Biography of John Guy
John Guy is recognised as one of Britain's most exciting and scholarly historians, bringing the past to life with the written word and on the broadcast media with accomplished ease. He's a very modern face of history.
Pardon the cliché but I couldn't put this book down...Seldom does one encounter a book so perfect: a serious academic study written with the lyrical quality of a good novel.
Gerard DeGroot,Scotland on Sunday
His ability for first class story-telling and books that read as thrillingly as a detective story makes John Guy a Chandleresque writer of the history world. Guy hunts down facts with forensic skill, he doesn't just recite historical moments as they stand; he brings names and faces to life in all their human achievements and weaknesses. He looks for the killer clues so we can see how history unfolded. Like a detective on the trail of a crime, he teases out what makes his subjects tick. With his intimate knowledge of the archives, his speciality is uncovering completely fresh lines of enquiry. He's never content to repeat what we already know but rather, he goes that extra step to solve history's riddles. He takes you on a journey to the heart of the matter. Forget notions of musty academics, when Guy takes hold of history the case he states is always utterly compelling. Whether it's Thomas More or Mary Queen of Scots, Guy makes these people so real you suddenly realize you are hearing them speak to you. You enter into their world. You feel you can almost reach out and touch them.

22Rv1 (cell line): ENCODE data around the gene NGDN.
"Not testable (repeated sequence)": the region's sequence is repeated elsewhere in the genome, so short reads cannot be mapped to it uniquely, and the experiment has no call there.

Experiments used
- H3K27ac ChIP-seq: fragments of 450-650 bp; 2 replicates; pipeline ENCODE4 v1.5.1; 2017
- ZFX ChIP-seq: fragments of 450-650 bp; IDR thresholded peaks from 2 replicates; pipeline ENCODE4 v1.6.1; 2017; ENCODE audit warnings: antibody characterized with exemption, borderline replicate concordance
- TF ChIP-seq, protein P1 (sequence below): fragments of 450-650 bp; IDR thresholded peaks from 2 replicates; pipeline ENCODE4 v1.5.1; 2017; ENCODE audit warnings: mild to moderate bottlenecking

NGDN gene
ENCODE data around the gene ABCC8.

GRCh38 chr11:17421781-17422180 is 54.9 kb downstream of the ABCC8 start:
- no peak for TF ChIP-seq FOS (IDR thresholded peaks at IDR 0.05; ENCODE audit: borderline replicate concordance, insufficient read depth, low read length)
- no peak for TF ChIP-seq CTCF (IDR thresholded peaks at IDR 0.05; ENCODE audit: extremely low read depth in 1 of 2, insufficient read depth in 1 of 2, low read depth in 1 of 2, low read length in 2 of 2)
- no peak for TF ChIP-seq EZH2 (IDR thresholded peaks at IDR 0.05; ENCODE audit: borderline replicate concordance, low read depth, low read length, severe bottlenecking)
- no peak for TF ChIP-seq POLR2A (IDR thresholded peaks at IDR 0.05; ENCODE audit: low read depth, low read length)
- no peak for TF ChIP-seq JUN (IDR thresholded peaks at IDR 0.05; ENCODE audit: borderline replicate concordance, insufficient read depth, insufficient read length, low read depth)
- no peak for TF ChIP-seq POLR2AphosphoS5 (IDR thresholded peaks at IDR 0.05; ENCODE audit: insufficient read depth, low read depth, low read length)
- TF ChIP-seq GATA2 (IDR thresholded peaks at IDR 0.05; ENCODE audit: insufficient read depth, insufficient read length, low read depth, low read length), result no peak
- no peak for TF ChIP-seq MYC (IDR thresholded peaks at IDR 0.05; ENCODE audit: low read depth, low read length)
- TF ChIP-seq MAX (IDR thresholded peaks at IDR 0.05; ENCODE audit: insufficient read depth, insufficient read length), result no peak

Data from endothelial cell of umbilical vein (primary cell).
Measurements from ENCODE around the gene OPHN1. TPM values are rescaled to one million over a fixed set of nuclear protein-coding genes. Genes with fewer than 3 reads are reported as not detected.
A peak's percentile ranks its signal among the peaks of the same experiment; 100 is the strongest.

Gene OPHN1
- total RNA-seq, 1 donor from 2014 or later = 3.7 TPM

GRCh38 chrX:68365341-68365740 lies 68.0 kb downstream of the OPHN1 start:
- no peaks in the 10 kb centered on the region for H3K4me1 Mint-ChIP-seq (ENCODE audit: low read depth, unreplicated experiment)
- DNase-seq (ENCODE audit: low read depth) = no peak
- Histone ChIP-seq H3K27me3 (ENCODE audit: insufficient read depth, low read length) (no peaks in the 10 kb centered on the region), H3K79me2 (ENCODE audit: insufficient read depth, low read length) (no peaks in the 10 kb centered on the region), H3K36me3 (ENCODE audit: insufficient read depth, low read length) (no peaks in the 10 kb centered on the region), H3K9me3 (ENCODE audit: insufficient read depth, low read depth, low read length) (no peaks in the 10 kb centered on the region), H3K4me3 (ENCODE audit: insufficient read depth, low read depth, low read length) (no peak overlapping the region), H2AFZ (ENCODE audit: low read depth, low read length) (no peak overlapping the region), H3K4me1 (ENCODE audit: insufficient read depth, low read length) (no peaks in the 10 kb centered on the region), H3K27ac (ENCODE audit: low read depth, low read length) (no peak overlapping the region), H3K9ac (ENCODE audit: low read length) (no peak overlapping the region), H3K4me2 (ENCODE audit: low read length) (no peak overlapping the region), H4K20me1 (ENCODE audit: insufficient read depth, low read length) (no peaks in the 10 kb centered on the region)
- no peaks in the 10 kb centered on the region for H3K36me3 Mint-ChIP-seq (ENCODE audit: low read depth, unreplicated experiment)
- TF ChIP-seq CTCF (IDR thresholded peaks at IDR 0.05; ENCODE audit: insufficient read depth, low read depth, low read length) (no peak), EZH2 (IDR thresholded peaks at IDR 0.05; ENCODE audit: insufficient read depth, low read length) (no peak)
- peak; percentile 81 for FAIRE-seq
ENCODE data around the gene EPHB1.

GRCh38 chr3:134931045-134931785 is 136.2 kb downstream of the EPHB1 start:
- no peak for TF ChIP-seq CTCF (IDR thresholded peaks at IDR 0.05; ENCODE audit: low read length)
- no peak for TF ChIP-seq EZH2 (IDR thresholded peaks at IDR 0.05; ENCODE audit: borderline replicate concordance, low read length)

Born in Australia in 1949, John Guy grew up in England and by the age of 16 he knew he wanted to be a historian. In 2001 he made an accomplished debut as a presenter for the television programme Timewatch, on the life of Thomas More. Today he's turning history books on their head as he wins universal praise and the 2004 Whitbread Prize for biography for his thrilling account of the life of Mary Queen of Scots.
A definitive biography...It makes all previous lives of this unlucky queen redundant...Reads as thrillingly as a detective story, and is rich in detail and authoritative in its analysis.